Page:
The Series 65 is an exam and securities license required by most U.S. states for individuals who act as investment advisors. The Series 65 exam, known formally as the Uniform Investment Adviser Law Examination, covers laws, regulations, ethics and topics such as retirement planning, portfolio management and fiduciary responsibilities. The exam is designed by the North American Securities Administrators Association (NASAA) and is administered by the Financial Industry Regulatory Authority (FINRA).
Successful completion of the Series 65 exam qualifies an investment professional to function as an Investment Adviser Representative in certain states. Other FINRA-administered qualification examinations include the Series 3 National Commodities Futures (NCFE), Series 7 General Securities Representative (GS) and Series 63 Uniform Securities Agent State Law.
NASAA has completed the update of questions on the Series 63, 65 and 66 exams in light of the recent changes to the tax code. Tax-related questions appearing on the exams starting in Jan. 2019 reflect the 2018 tax code changes. To sit for the Series 65 exam a candidate does not require sponsorship by a member firm.
Series 65 Exam Structure
The Series 65 examination contains 130 multiple choice questions. Candidates have 180 minutes to complete the exam. Candidates must get 94 of the 130 questions correct to pass (a score of 72.3%).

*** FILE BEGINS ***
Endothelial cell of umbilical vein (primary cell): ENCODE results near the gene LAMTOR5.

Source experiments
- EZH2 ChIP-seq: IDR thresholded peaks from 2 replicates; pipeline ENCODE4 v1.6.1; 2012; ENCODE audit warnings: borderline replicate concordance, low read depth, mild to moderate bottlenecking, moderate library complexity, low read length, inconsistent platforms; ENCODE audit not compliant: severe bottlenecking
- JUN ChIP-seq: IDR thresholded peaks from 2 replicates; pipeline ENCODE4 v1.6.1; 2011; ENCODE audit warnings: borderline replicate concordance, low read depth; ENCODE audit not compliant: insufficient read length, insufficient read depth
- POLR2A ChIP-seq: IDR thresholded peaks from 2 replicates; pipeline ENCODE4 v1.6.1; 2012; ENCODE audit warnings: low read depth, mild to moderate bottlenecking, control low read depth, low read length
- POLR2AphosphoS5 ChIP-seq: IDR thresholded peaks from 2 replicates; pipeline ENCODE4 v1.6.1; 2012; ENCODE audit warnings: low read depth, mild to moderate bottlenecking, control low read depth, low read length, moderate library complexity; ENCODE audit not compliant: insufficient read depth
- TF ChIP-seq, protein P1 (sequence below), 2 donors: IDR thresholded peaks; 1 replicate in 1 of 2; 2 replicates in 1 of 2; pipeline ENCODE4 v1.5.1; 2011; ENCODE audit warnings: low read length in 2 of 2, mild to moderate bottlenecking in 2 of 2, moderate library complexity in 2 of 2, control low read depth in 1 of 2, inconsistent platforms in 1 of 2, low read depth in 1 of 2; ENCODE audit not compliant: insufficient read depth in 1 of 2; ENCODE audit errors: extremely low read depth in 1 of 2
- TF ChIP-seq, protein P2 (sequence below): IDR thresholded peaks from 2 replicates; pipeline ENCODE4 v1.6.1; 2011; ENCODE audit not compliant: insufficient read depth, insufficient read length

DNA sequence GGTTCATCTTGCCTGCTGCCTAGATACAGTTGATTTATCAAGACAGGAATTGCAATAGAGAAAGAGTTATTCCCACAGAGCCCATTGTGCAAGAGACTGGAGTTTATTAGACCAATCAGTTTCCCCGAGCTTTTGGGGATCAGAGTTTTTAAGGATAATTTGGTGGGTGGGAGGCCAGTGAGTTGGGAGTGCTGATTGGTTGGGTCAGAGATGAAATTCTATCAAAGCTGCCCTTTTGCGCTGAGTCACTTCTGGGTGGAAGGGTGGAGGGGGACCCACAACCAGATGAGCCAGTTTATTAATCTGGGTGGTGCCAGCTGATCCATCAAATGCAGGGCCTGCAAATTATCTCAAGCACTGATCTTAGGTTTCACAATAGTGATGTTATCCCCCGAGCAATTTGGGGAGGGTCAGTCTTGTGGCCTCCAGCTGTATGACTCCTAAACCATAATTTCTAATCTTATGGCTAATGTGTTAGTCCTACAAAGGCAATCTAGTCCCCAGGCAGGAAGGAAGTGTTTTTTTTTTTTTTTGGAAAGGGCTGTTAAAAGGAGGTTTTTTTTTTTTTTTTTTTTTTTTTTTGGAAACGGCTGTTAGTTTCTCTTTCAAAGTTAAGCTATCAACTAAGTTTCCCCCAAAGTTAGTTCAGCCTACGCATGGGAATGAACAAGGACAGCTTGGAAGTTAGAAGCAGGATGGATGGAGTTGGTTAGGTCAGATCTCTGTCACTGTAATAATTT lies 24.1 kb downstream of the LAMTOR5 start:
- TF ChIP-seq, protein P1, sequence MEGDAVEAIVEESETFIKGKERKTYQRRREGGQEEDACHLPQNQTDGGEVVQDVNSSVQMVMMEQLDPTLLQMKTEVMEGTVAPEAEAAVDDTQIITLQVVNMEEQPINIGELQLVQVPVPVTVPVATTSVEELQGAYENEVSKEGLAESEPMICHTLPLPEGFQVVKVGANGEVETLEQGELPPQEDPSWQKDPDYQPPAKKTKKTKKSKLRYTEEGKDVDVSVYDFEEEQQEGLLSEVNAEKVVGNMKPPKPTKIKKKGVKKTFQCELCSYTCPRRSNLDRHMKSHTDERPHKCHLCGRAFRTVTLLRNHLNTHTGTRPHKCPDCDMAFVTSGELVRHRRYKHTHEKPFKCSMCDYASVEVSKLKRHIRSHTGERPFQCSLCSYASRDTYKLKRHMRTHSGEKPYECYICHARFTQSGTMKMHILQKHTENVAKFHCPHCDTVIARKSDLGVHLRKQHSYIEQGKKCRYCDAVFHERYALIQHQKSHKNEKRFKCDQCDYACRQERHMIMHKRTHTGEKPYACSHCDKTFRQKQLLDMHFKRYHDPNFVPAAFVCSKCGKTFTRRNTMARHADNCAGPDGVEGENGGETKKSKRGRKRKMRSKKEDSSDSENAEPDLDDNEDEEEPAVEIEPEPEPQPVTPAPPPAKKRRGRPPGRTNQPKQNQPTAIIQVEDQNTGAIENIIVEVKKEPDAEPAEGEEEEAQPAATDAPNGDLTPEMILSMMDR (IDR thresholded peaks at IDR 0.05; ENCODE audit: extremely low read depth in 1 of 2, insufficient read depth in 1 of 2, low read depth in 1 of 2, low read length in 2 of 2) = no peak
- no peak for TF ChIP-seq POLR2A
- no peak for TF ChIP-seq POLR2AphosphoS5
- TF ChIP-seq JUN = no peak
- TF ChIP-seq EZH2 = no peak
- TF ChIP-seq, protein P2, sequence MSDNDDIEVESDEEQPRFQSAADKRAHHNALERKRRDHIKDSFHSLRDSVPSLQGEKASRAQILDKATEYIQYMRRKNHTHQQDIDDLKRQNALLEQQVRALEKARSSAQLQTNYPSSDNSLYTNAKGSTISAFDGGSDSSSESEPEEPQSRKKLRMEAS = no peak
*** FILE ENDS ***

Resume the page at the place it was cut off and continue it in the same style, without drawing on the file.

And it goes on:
Test takers will be provided with a basic four-function electronic calculator. Only this calculator may be used during the exam. Dry erase boards and markers are also provided for candidates. No reference materials of any kind are permitted in the exam room, and there are severe penalties for those who are caught attempting to cheat.
An individual's firm can schedule a candidate to take the exam by filing a Form U4 and paying the $175 examination fee. If an individual is not firm registered they use the Form U10 to request and pay for the exam.
Series 65 Exam Content
NASAA provides updated information on the exam's content on its website. The exam is structured as follows:
- Economic Factors and Business Information (15%, 20 questions): Topics include monetary and fiscal policy, economic indicators, financial reporting, quantitative methods and basic risk concepts.
- Investment Vehicle Characteristics (25%, 32 questions): Topics include cash and cash equivalents, fixed income securities, methods of fixed income valuation, equities and methods used to in equity valuation, pooled investments, derivative securities and insurance-based products.
- Client Investment Recommendations and Strategies (30%, 39 questions): Topics include individuals, business entities and trusts, client profiles, capital market theory, portfolio management styles, strategies and techniques, tax considerations, retirement planning, ERISA issues, special types of accounts, trading securities, exchanges and markets, and performance measurement.
- Laws, Regulations, and Guidelines, including Prohibition on Unethical Business Practices (30%, 39 questions): Topics include state and federal securities acts, rules and regulations for investment advisers, investment adviser representative, broker-dealers, and agents, ethical practices, and fiduciary obligations, including communications with clients, compensation, client funds and conflicts of interest.